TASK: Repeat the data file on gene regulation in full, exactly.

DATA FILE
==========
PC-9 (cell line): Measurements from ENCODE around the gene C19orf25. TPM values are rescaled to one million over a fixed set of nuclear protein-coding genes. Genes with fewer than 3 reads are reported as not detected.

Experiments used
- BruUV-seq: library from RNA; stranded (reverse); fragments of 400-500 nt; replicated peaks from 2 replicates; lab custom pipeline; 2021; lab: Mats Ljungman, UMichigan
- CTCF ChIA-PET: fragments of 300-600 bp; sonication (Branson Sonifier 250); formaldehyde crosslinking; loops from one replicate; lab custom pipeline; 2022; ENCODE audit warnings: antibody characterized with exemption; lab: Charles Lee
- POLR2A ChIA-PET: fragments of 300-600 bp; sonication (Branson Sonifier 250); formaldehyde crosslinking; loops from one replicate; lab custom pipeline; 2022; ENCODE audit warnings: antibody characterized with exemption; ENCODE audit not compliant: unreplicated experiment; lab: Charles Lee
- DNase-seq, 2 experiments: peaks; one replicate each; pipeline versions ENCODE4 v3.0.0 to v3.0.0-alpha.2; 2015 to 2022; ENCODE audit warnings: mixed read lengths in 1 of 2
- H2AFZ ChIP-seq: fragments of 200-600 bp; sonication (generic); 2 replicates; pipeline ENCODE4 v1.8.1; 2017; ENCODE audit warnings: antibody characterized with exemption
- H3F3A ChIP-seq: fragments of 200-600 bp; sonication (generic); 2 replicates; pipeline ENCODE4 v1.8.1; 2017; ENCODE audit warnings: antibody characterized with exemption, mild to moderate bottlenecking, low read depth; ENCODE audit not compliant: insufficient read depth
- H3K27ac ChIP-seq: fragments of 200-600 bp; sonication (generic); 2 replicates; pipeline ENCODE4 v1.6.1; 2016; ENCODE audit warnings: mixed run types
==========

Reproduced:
PC-9 (cell line): Measurements from ENCODE around the gene C19orf25. TPM values are rescaled to one million over a fixed set of nuclear protein-coding genes. Genes with fewer than 3 reads are reported as not detected.

Experiments used
- BruUV-seq: library from RNA; stranded (reverse); fragments of 400-500 nt; replicated peaks from 2 replicates; lab custom pipeline; 2021; lab: Mats Ljungman, UMichigan
- CTCF ChIA-PET: fragments of 300-600 bp; sonication (Branson Sonifier 250); formaldehyde crosslinking; loops from one replicate; lab custom pipeline; 2022; ENCODE audit warnings: antibody characterized with exemption; lab: Charles Lee
- POLR2A ChIA-PET: fragments of 300-600 bp; sonication (Branson Sonifier 250); formaldehyde crosslinking; loops from one replicate; lab custom pipeline; 2022; ENCODE audit warnings: antibody characterized with exemption; ENCODE audit not compliant: unreplicated experiment; lab: Charles Lee
- DNase-seq, 2 experiments: peaks; one replicate each; pipeline versions ENCODE4 v3.0.0 to v3.0.0-alpha.2; 2015 to 2022; ENCODE audit warnings: mixed read lengths in 1 of 2
- H2AFZ ChIP-seq: fragments of 200-600 bp; sonication (generic); 2 replicates; pipeline ENCODE4 v1.8.1; 2017; ENCODE audit warnings: antibody characterized with exemption
- H3F3A ChIP-seq: fragments of 200-600 bp; sonication (generic); 2 replicates; pipeline ENCODE4 v1.8.1; 2017; ENCODE audit warnings: antibody characterized with exemption, mild to moderate bottlenecking, low read depth; ENCODE audit not compliant: insufficient read depth
- H3K27ac ChIP-seq: fragments of 200-600 bp; sonication (generic); 2 replicates; pipeline ENCODE4 v1.6.1; 2016; ENCODE audit warnings: mixed run types